There are apparent benefits to passengers but these do not seem to have translated into patronage growth. There may also have been an increase in the subsidy requirement, potentially increasing the tax burden.
  There has been a small drop in revenue but this may have been compensated for by reduced administration and enforcement costs.
= Weakest possible positive contribution = Strongest possible positive contribution
= Weakest possible negative contribution = Strongest possible negative contribution
= No contribution

Case study 3 - Maryland Mass Transit Administration (MTA) (evidence taken from TCRP report 94)

This case study describes and presents the results of a fare simplification initiative through the elimination of zones and transfers and the introduction of the day pass.

Also described is a regional fare integration programme using smartcard technology, but as this is in the recess of implementation, no results are yet available.

Context

The Maryland Mass Transit Administration (MTA) operates transit services throughout the state of Maryland, with most of its service concentrated in the Baltimore metropolitan area. MTA's core services include bus (71 million trips), Metro (14 million trips), light rail (9 million trips) and commuter rail (6 million trips) giving a total system patronage of approximately 100 million per annum.

In the years prior to 1996, MTA's patronage and revenue had decreased. Its fare structure had evolved over the course of more than 100 years in response to various pressures and constraints. The resulting fare structure was very complex making it difficult for passengers to understand and for employees to enforce. A market research exercise was conducted involving both passengers and staff to develop an understanding of the best and worst aspects of the fare structure.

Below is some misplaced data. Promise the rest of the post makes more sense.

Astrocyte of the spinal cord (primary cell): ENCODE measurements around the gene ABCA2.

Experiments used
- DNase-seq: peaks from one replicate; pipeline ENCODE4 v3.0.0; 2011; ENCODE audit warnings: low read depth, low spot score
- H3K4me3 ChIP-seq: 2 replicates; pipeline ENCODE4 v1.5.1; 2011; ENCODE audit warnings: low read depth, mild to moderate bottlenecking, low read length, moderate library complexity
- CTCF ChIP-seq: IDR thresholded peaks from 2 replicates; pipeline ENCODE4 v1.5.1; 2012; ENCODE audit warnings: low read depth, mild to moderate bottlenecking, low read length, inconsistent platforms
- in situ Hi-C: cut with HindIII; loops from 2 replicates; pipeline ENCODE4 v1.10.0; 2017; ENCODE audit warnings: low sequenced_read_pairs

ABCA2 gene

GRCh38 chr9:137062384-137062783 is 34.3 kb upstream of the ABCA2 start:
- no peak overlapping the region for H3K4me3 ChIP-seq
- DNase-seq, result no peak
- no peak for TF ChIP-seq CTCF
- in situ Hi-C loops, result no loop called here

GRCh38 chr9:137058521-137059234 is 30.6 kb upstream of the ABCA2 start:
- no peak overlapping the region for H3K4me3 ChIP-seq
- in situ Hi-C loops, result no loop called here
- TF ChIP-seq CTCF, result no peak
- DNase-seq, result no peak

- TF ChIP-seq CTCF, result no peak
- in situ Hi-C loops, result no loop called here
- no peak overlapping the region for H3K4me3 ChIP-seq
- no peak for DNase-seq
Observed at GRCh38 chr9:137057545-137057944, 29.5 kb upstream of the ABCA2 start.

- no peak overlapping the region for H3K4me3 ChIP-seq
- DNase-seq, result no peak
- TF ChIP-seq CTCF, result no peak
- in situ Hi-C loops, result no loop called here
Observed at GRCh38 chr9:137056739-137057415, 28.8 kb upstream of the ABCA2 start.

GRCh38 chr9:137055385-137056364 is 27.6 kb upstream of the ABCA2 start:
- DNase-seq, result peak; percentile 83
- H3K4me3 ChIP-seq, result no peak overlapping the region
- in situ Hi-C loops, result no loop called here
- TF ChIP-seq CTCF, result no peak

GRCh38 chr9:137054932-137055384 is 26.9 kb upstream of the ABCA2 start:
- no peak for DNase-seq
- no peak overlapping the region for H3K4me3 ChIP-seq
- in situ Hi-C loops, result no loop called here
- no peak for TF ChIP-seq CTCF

Elements that were liked included:

  • Weekly and monthly passes;
  • fare payment options;
  • the fare payment locations; and
  • flat fare on light rail.

Elements that were disliked included:

  • zone fares (complex, too many);
  • transfers confusing;
  • no integration between commuter rail and light rail; and
  • evasion perceived to be high.

MTA needed to achieve its patronage and revenue goals including the requirement to recoup 50% of operating costs through fares. After considering various options with respect to these goals the following changes were made in March 1996:

  • The five zones in the core service area were eliminated;
  • transfers were eliminated;
  • the day pass was implemented;
  • also some minor fare changes such as the reduction of the monthly pass discount, an increase in commuter bus and commuter rail fares, and an increase in the discount for senior and disabled passengers; and
  • services were also reduced by 4%.

Strategies were required to deal with the issue of how the newly introduced day pass could be issued and used on bus, Metro and light rail. The strategies adopted for each mode were as follows: